Amy Winehouse: We shouldn’t celebrate. We should mourn.

Is ‘iconicise’ a word? I can imagine the Collins concise grandly defining “a post-mortem process whereby the image of the deceased undergoes the transition from sustained tabloid ridicule into a figure of deep popular cultural import.”  Don’t look it up.    It won’t say that.   It just should.

It’s a sorry national boast that nobody else can’ iconicise’ like us Brits.  Think Diana.  Think Jade.  Pity Amy.

The script wrote itself and all the actors compliantly played their roles:  This time it was a rock-and-roll star – talented, but tortured by her demons. The press – well, at least the redtops and glossy mags – first shifted years of copy by trading on her tragic real-life soap opera.  When the inevitable end came, as always, there has to be one last frenzied orgy of schadenfreude.  None of the tragic final details will be too insignificant to be passed up by Fleet Street’s ‘finest’ for our eager consumption.  It’s been ever thus,  “all the papers had to say was that Marilyn was found in the nude” even back when Elton was a lad.

The fans know their role too.  That need for the spontaneous vigil.  The teddy bears on railings, the flowers, the candles, heartfelt messages scrawled on tear-stained cards.  Oh, and bottles of Malibu and packets of fags, obviously.

This ‘impromptu shrine’ stage then kick-starts the metamorphosis.  In a blink, the recent object of ridicule is romanticised, often by the biggest pushers of the earlier ridicule.  With premature death the good become ‘saints’, the talented elevate to ‘genius’.  There will be tribute records or back-catalogue rereleases and they will fly in the charts.  T-shirts will be worn by A-level students in 20 years time, just as this year’s crop of sixth-formers can be seen occasionally sporting a Cobain top.   And people will bang on about the immortal ’27’ club.   The iconicising will be complete.

I have a theory that our media ‘iconicise’ to assuage their guilt.  We let them, and buy into it, to assuage ours.  Let’s be frank, for the tabloids and glossies the tragic demise of Winehouse over the last few years has been a source of popular entertainment.  The coverage of her recent gig in Serbia was pitched in most news outlets much as Victorians may have reported on the curious bearded lady at the touring circus.   Yes, there was the mock hint of sympathy – but not quite enough sympathy to choose not to fill column inches giving her the focus.

I know I sound like a cold cynic.   I’m not.   I never met her, nor knew her.  I know only from the limited bits of her work  I have heard she had genuine talent, but as to whether she was smart, or without the make-up attractive, or funny, or bitchy or whatever else from the human condition pick-and-mix I have no idea.   What I do know is that the pictures of her father Mitch with that raw, almost hopeless, emptiness in his eyes will resonate with anyone who has ever had ‘the phonecall’ or ‘the knock-on-the-door’ .  I know from those photos that Amy was a human being who was loved.  I know that when the family release a statement describing themselves as ‘bereft’  it isn’t spin or an easy  soundbite.   It is just the gut-wrenching way it is.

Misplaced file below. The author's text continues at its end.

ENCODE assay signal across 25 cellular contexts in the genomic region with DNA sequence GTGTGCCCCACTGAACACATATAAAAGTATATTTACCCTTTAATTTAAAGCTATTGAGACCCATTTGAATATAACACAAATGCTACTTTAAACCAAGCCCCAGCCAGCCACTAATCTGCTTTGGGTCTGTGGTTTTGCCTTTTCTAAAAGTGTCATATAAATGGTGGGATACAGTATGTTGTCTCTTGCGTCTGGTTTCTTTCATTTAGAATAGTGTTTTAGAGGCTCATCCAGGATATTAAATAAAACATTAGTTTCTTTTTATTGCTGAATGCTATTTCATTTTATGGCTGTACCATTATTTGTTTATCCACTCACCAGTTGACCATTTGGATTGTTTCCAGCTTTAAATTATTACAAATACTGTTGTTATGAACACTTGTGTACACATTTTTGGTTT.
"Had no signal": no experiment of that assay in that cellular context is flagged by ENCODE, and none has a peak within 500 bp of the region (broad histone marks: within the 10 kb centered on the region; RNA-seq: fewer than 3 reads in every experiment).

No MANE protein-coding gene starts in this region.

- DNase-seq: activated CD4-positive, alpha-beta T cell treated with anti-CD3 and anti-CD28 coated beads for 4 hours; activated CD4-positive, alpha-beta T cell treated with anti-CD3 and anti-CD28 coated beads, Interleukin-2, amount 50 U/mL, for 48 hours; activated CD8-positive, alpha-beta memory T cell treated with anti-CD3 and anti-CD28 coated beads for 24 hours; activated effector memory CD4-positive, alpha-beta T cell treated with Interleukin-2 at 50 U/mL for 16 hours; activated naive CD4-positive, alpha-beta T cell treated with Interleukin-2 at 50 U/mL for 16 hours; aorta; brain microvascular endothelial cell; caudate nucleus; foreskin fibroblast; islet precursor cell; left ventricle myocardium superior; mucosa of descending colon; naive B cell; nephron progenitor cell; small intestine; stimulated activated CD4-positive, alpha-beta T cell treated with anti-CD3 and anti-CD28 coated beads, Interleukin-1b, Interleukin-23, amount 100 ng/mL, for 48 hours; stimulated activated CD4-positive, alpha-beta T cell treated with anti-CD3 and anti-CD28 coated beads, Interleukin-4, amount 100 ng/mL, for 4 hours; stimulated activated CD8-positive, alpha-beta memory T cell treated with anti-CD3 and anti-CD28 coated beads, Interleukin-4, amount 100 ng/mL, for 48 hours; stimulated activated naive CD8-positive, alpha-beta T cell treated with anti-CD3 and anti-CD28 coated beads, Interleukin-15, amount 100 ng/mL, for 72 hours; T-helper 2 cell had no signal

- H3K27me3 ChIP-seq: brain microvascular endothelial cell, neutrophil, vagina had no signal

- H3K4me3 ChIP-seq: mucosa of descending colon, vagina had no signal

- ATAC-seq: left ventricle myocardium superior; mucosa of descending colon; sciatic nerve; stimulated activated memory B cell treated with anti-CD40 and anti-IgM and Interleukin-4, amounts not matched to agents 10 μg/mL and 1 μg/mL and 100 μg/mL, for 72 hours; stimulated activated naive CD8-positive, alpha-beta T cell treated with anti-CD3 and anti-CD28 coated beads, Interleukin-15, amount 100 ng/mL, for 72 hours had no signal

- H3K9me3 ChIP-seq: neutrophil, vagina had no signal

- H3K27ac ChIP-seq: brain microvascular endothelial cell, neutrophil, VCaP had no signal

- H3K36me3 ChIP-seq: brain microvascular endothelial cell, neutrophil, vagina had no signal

And I hate that that as we let icons become cemented through this media theatre, we almost celebrate the flaws ahead of the talent.  We reinforce the idea that drink,  drugs and addiction are just an inevitable part of rock-and-roll.  They are not.   This is a tragic loss of life.  There is nothing to celebrate.  Nothing to glamourize.   We shouldn’t iconicise Amy.   Instead, we should mourn for her.



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2 responses to “Amy Winehouse: We shouldn’t celebrate. We should mourn.

  1. You really nailed it here, and I absolutely agree.

    What really struck me after Winehouse’s death was the public response. While the press might have ‘iconicised’ Amy after her death, I think a portion of the public was far less sympathetic, particularly in response to the media’s sudden disregard for the loss of so many lives in Norway. It’s unfortunate, as I think a lot of this turned into ‘Amy-bashing’ to emphasize her life’s lack of worth in comparison to the Norwegians who lost their lives, when she’s clearly not responsible for the media’s (or society’s) obsession with celebrities.

    In any case, excellent writing — I really enjoyed reading this, and might even have to leave a bookmark. Cheers!

  2. An economist’s guess is liable to get as well as anybody else’s.
    In the business world, most people are paid in two coins: cash and experience. Take the experience first; the bucks can come later.

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